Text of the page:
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March 01, 1969 - Image 3

Resource type:
Text
Publication:
The Michigan Daily, 1969-03-01

Disclaimer: Computer generated plain text may have errors. Read more about this.

7h reA

Saturday; March 1, 1969

THE MICHIGAN DAILY

Page I

Iaudy Mrh1 16IH ICIA IYPg ~ ~r'

a?

TONIGHT
BOB

1421 Hill St.
8:30 P.M.

'M4

WHITE
guitar, banjo, autoharp
Sat- 1:00 p.M.
Workshop 25c
Sat. eve late
"After Hours"
"Something comes thru Bob White's songs that you don't
find much these days, a deep felt optimism. Singing songs
that capture the deepest feeling of people . . . He captures
and keeps his audience."-Michigan Daily
V - ,
Follow the
Psychedelic
Pied Piper
to a
"STON ED
ANIMATION TRIP
lasting nearly three hours
An International Collection of
AWARD WINNING
experimental animated cinema
including examples of BRITISH, CZECHOSLOVAK-
IAN (spoof on American films), CANADIAN (Nor-
man McLaren's "Mosaic" and "Blinkity Blank"),
INDIAN and AMERICAN Cinematic Art (Scott
Bartlett's spectacular "off-on")
PLUS Mickey Mouse in Viet Nam, Betty Boop, Koko,
Bimbo, Mr. Magoo, and Gene Autry, The Sounds of
the Beatles, Cab Calloway, Ella Fitzgerald,
the Oscar Peterson Trio.
February 27, 28, March 1, 2
11:00 P.M.-Thursday-Sunday
at THE FIFTH FORUM
210 So. Fifth at Liberty

Search
By The Associated Press
In the t h r e e months since
Black Panther leader Eldridge
Cleaver fled arrest in California
authorities report no trace of
him despite numerous leads and
a search that has reached into
other countries.
Officially, the FBI will s a y
!only that the case is under in-
vestigation.
But it is known that authori-
ties are uncertain whether the
33-year-old self-educated Negro
author, considered extremely
dangerous by the FBI, carried
out an implied threat to leave
the country.
Just before dropping from
sight Nov. 24, Cleaver said his
only alternative to serving a jail
sentence for violating parole
was to "get out of the country."
That statement, somesfeel,
could have been a smoke screen
to draw investigators off Cleav-
er's path.
It is pointed out also t h a t

Cleaver's connections through
the militant Black Panthers and
his 1968 presidential campaign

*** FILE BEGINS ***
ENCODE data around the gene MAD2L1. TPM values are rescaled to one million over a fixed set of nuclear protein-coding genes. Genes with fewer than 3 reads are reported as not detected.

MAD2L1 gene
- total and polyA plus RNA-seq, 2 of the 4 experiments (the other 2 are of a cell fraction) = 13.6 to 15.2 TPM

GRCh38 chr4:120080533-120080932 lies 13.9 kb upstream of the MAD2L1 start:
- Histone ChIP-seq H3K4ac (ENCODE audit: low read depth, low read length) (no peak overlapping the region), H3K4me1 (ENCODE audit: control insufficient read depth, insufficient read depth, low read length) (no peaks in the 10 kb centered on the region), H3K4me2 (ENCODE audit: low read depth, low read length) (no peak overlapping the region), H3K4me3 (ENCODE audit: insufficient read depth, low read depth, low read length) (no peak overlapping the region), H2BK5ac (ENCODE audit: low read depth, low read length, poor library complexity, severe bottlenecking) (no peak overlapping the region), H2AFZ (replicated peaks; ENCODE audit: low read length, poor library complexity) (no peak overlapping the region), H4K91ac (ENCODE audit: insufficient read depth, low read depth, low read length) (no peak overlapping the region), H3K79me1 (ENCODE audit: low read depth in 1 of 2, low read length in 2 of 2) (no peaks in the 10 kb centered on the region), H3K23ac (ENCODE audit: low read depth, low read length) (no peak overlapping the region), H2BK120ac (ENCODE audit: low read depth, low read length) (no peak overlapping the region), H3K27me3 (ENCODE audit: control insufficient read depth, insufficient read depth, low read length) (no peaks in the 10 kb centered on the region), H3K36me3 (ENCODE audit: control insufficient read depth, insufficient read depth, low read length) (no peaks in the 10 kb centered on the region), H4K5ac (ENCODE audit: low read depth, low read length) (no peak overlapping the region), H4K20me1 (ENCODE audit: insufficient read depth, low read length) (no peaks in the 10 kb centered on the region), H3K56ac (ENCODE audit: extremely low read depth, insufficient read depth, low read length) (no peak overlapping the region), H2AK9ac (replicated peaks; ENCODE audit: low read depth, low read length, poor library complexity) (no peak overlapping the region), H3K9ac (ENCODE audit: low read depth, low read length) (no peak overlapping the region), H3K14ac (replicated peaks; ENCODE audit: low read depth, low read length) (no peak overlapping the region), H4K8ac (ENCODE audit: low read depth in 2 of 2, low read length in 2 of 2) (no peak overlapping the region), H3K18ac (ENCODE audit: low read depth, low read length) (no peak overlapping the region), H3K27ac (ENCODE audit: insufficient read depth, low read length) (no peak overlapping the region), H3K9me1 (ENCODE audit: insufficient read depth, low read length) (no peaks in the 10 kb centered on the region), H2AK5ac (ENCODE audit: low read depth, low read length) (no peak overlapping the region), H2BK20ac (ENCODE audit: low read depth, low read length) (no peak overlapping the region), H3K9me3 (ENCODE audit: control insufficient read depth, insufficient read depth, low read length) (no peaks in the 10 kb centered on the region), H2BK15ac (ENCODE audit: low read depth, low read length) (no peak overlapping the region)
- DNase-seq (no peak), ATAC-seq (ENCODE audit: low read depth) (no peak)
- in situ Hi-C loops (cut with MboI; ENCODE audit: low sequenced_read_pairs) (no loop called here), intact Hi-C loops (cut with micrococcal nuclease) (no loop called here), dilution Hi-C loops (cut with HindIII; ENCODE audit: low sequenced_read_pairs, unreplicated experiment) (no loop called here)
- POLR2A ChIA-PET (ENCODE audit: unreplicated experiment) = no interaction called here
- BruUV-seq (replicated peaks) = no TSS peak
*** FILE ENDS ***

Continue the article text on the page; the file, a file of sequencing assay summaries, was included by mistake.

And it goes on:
- he polled 36,385 votes -- give
him numerous allies in his ef-
fort to evade apprehension.
Moreover, the financial suc-
cess of his book, "Soul on Ice,"
could provide him with the mon-
ey that a life in hiding requires.
Added to these factors is
Cleaver's natural intelligence,
attested to by the fact that he
rose during his years in prison
from being a semi-illiterate to
become a writer with critically
acclaimed skill.
Cleaver disappeared two days
before Supreme Court Justice
Thurgood Marshall denied a re-
quest for a stay that would have
barred California officials from
taking him into custody.'
His wife, Kathleen, said Nov.
26 that the Black Panthers
would keep her husband from
going back to prison "by any
-" means necessary."
When some other top Black
Panthers, including cofounder
Bobby Seale, showed up in Mon-
treal early in December for an
anti-Vietnam war conference,
speculation was that Cleaver.
too, made the trip.
So California authorities ap-
pealed to the FBI for assistance,
and the federal agency entered

the case, charging the Negro
leader with interstate flight to
avoid confinement.
A wanted flyer, widely dis-
seminated by the FBI, was la-
beled: "CautionhCleaver alleg-
edly has engaged police officers
in gun battle in the past. Con-
sider armed and extremely dan-
gerous."
The apparent reference was to
the Panthers' gun battle with
Oakland, Calif., police last Ap-
ril - the incident which trig-
gered revocation of Cleaver's pa-
role.
Cleaver was wounded during
ff1111

the fray, rearrested and ordered